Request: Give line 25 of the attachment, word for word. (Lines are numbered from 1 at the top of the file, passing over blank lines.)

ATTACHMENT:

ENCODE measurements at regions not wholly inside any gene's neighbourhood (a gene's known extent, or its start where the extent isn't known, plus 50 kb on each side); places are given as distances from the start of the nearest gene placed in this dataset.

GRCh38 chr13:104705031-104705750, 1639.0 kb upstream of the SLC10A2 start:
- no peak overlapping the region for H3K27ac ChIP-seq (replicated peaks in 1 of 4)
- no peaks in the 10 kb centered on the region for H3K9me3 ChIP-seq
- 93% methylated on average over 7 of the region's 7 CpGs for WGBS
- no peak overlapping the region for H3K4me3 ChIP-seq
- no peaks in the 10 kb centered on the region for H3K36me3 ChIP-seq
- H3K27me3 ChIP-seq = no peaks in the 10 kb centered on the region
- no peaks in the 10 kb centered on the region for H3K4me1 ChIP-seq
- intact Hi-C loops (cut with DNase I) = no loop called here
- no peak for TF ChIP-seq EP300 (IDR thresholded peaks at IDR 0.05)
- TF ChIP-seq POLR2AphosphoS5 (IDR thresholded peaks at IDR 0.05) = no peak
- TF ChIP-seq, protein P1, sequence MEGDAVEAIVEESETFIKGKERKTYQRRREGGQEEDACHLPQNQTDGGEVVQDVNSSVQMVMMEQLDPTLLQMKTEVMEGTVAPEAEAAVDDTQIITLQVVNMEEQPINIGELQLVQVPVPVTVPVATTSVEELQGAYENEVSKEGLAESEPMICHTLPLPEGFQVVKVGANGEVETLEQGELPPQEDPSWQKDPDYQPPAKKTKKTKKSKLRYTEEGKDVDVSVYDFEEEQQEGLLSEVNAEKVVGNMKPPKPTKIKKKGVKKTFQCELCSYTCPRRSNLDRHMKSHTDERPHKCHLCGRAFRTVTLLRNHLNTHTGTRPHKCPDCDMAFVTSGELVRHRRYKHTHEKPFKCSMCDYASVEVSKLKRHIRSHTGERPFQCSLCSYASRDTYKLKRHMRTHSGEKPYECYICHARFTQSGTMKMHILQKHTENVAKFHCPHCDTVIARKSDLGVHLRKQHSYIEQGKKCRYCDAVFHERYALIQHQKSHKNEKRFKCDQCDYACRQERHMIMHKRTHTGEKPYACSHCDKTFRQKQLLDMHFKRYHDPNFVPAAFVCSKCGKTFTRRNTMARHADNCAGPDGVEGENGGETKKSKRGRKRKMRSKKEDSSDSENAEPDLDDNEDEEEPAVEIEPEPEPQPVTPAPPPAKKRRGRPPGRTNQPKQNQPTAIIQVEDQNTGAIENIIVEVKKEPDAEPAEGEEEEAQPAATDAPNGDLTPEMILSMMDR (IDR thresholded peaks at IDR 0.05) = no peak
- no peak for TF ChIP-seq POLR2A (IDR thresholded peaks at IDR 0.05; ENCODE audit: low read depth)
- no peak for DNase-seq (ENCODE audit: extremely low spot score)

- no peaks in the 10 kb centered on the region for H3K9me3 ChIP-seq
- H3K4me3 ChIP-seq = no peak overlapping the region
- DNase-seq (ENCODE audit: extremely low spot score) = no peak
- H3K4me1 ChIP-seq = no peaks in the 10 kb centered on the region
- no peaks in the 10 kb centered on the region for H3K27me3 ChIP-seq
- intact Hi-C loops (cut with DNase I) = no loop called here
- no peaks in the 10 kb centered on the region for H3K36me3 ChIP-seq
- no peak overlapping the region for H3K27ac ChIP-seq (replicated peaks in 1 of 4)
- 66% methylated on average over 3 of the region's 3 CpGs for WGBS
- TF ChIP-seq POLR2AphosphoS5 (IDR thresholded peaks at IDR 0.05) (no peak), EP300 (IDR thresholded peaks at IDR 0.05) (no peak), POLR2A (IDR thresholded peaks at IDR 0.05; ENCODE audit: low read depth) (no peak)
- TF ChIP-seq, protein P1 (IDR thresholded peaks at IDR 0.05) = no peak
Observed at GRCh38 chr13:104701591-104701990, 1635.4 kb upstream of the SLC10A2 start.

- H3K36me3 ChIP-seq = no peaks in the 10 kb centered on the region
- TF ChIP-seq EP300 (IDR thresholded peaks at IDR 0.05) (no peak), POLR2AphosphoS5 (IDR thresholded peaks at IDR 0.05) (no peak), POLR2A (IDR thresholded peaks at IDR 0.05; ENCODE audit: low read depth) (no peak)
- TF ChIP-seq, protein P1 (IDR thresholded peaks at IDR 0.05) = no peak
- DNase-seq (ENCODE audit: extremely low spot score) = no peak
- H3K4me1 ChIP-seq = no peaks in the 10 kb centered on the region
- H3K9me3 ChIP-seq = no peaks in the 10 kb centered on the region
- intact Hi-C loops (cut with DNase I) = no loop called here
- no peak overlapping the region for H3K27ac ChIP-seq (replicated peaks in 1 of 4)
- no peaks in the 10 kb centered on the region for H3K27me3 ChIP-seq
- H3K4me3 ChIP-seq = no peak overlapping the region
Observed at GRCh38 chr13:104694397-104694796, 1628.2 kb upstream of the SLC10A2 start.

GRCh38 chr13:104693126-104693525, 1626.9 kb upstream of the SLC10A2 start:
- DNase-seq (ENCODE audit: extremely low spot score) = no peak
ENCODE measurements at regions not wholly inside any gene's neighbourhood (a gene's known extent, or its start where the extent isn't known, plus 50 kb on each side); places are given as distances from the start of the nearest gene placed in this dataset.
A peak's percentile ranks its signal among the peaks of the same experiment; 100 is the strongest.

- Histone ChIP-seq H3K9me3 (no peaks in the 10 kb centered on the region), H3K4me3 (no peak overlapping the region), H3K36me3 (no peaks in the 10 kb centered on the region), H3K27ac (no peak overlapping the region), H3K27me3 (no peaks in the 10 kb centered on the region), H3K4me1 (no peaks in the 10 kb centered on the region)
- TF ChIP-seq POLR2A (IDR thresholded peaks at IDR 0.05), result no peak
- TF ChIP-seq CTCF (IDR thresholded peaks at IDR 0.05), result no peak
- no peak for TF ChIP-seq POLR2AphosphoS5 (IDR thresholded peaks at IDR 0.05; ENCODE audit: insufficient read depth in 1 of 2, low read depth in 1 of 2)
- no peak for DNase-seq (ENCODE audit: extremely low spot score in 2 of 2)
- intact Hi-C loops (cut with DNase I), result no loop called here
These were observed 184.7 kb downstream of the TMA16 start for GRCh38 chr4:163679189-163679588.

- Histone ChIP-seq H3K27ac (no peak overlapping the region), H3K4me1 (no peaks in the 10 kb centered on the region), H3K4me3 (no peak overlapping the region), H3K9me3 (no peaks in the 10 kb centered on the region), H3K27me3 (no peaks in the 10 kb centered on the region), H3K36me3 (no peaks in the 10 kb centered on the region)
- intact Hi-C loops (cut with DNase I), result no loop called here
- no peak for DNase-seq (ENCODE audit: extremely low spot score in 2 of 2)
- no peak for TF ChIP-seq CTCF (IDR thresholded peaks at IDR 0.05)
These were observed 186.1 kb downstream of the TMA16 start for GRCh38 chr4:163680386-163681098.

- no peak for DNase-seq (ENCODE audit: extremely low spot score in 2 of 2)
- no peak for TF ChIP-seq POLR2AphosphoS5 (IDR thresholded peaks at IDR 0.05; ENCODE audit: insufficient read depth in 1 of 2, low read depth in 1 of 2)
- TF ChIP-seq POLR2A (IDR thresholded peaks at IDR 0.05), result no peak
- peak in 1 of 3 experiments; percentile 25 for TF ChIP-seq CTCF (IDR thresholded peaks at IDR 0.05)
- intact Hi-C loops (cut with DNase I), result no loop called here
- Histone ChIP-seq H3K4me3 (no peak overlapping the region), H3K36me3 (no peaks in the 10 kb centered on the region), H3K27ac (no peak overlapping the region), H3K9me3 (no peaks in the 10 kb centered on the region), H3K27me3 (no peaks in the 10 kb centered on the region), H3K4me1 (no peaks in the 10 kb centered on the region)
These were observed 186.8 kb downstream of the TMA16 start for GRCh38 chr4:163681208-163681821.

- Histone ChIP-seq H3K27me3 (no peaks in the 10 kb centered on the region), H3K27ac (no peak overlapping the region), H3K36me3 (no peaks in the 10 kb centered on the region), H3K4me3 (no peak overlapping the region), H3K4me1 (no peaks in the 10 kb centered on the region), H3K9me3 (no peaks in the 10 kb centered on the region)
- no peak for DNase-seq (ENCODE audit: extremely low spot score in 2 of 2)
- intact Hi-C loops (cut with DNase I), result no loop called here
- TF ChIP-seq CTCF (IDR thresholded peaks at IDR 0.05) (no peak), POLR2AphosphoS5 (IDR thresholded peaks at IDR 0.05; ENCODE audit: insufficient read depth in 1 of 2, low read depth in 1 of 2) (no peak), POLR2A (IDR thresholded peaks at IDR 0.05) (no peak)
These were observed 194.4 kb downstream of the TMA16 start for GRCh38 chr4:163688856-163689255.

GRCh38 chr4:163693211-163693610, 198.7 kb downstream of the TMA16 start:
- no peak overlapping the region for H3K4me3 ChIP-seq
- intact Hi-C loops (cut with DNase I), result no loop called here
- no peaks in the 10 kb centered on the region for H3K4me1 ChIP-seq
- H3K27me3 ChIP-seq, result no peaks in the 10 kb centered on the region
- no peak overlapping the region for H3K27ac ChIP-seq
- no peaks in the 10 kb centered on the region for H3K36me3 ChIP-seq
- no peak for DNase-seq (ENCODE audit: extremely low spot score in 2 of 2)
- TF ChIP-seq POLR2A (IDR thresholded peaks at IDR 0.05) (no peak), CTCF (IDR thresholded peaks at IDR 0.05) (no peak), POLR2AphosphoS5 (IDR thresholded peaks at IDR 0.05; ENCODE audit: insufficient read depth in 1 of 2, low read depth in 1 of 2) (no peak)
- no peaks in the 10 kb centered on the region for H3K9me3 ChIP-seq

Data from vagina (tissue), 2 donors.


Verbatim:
- TF ChIP-seq POLR2AphosphoS5 (IDR thresholded peaks at IDR 0.05) (no peak), EP300 (IDR thresholded peaks at IDR 0.05) (no peak), POLR2A (IDR thresholded peaks at IDR 0.05; ENCODE audit: low read depth) (no peak)